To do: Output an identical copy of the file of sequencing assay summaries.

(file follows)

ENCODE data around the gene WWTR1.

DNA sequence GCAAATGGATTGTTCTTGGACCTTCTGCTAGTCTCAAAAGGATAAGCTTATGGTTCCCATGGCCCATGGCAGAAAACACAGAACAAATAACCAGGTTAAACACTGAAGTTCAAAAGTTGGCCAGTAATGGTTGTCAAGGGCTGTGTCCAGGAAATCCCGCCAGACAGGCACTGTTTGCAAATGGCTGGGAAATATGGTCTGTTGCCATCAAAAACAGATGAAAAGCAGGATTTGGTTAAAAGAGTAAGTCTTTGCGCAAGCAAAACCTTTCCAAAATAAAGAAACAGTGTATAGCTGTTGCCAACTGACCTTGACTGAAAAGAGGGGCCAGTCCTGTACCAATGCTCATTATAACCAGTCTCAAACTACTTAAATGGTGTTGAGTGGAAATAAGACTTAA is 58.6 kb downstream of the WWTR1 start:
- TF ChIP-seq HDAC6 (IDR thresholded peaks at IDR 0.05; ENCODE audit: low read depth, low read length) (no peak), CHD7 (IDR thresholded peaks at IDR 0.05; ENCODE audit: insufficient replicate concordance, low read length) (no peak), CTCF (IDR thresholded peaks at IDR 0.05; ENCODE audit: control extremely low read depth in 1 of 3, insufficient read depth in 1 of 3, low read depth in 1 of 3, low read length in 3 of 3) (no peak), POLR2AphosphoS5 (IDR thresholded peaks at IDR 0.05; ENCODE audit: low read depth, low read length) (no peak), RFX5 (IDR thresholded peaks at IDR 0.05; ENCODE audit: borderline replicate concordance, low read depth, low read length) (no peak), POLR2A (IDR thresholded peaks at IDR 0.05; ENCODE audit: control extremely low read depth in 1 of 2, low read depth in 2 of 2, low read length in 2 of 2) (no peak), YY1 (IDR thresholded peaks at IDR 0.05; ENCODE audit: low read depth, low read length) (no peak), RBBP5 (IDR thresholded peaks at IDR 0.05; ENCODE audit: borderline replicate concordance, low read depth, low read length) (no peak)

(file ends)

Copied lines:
ENCODE data around the gene WWTR1.

DNA sequence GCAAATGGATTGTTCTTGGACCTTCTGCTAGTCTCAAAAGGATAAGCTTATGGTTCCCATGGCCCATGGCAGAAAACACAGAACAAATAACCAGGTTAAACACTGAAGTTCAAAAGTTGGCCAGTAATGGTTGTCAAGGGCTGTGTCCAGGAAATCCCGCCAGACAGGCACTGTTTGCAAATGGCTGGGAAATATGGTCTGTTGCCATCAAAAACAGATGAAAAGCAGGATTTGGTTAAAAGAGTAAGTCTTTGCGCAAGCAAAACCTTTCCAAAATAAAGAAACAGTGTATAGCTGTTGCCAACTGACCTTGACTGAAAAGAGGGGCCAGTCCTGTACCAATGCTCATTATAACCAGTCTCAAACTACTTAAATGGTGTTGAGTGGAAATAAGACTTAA is 58.6 kb downstream of the WWTR1 start:
- TF ChIP-seq HDAC6 (IDR thresholded peaks at IDR 0.05; ENCODE audit: low read depth, low read length) (no peak), CHD7 (IDR thresholded peaks at IDR 0.05; ENCODE audit: insufficient replicate concordance, low read length) (no peak), CTCF (IDR thresholded peaks at IDR 0.05; ENCODE audit: control extremely low read depth in 1 of 3, insufficient read depth in 1 of 3, low read depth in 1 of 3, low read length in 3 of 3) (no peak), POLR2AphosphoS5 (IDR thresholded peaks at IDR 0.05; ENCODE audit: low read depth, low read length) (no peak), RFX5 (IDR thresholded peaks at IDR 0.05; ENCODE audit: borderline replicate concordance, low read depth, low read length) (no peak), POLR2A (IDR thresholded peaks at IDR 0.05; ENCODE audit: control extremely low read depth in 1 of 2, low read depth in 2 of 2, low read length in 2 of 2) (no peak), YY1 (IDR thresholded peaks at IDR 0.05; ENCODE audit: low read depth, low read length) (no peak), RBBP5 (IDR thresholded peaks at IDR 0.05; ENCODE audit: borderline replicate concordance, low read depth, low read length) (no peak)